References in classic literature ?
Am I, or am I not, worthy of your confidence in me?
drink wassail to the fair Rowena; for since her namesake introduced the word into England, has never been one more worthy of such a tribute.
Though the offering we present to you is unworthy of your notice, we pray you to accept it as a mark of the esteem and friendship which we cherish for you, and of which we gladly send you this token, and we ask of you a like regard if you deem us worthy of it.
These are the curious things I told you I had to tell, and if you don't think them so, I have got no others;" and with this the worthy fellow brought his story to a close.
The knight should have a suit worthy of his rank, master--think you not so?
This fact is worthy of remark at a period when physiology is so busy with the human heart.
Very well, my worthy harpooner, if some vertebrate, several hundred yards long, and large in proportion, can maintain itself in such depths-- of those whose surface is represented by millions of square inches, that is by tens of millions of pounds, we must estimate the pressure they undergo.
The company soon retired, and now the worthy trapper found indeed that he had no green girl to deal with; for the knowing dame at once assumed the style and dignity of a trapper's wife: taking possession of the lodge as her undisputed empire, arranging everything according to her own taste and habitudes, and appearing as much at home and on as easy terms with the trapper as if they had been man and wife for years.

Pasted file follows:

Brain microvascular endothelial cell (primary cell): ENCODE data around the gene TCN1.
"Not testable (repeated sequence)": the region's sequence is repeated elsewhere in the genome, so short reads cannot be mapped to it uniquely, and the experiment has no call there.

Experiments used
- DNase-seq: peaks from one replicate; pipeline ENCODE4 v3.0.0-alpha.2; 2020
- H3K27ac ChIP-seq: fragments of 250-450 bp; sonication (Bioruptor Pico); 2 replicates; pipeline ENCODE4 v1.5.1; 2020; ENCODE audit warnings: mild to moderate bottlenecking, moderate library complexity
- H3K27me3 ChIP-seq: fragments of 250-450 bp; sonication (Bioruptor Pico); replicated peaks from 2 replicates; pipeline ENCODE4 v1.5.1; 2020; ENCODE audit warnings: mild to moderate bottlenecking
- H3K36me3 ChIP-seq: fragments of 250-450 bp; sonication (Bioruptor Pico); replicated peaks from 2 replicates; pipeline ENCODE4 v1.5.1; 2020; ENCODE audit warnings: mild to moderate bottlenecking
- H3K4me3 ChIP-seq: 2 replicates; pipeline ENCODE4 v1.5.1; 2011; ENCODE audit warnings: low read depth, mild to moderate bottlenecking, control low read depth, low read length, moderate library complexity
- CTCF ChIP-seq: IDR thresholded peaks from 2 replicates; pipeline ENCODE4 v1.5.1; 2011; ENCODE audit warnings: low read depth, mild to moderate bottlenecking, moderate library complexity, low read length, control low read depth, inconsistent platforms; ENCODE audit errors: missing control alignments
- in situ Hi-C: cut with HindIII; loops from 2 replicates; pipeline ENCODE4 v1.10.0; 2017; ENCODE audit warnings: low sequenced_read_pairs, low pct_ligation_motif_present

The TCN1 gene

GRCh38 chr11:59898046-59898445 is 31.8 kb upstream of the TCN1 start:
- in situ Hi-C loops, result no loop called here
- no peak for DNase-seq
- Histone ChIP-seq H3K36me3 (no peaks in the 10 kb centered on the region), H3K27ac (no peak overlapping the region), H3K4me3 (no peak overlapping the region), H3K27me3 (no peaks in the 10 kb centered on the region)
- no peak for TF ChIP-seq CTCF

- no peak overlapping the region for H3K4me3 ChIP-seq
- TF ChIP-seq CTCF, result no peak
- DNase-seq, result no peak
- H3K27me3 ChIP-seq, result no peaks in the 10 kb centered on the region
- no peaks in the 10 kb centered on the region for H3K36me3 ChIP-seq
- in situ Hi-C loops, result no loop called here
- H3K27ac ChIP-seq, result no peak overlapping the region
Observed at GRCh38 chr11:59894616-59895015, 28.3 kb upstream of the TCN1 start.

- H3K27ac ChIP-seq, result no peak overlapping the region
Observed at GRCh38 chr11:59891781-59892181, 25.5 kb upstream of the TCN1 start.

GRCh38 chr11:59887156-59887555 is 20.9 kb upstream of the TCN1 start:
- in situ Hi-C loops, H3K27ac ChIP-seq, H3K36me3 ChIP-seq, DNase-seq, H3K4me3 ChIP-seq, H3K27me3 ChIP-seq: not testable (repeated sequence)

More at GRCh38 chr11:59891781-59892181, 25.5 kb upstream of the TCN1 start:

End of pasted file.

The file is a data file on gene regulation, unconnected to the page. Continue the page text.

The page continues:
Yet more than worthy of the love My spirit struggled with, and strove, When, on the mountain peak, alone, Ambition lent it a new tone - I had no being - but in thee: The world, and all it did contain In the earth - the air - the sea - Its joy - its little lot of pain That was new pleasure -- the ideal, Dim, vanities of dreams by night - And dimmer nothings which were real -(Shadows - and a more shadowy light
is absolutely on the catch for a husband, and no one therefore can pity her for losing, by the superior attractions of another woman, the chance of being able to make a worthy man completely wretched.
It is worthy the observing, that there is no passion in the mind of man, so weak, but it mates, and masters, the fear of death; and therefore, death is no such terrible enemy, when a man hath so many attendants about him, that can win the combat of him.
This young nobleman appears to me extremely worthy to succeed the valiant gentleman of whom I am the friend and very humble servant.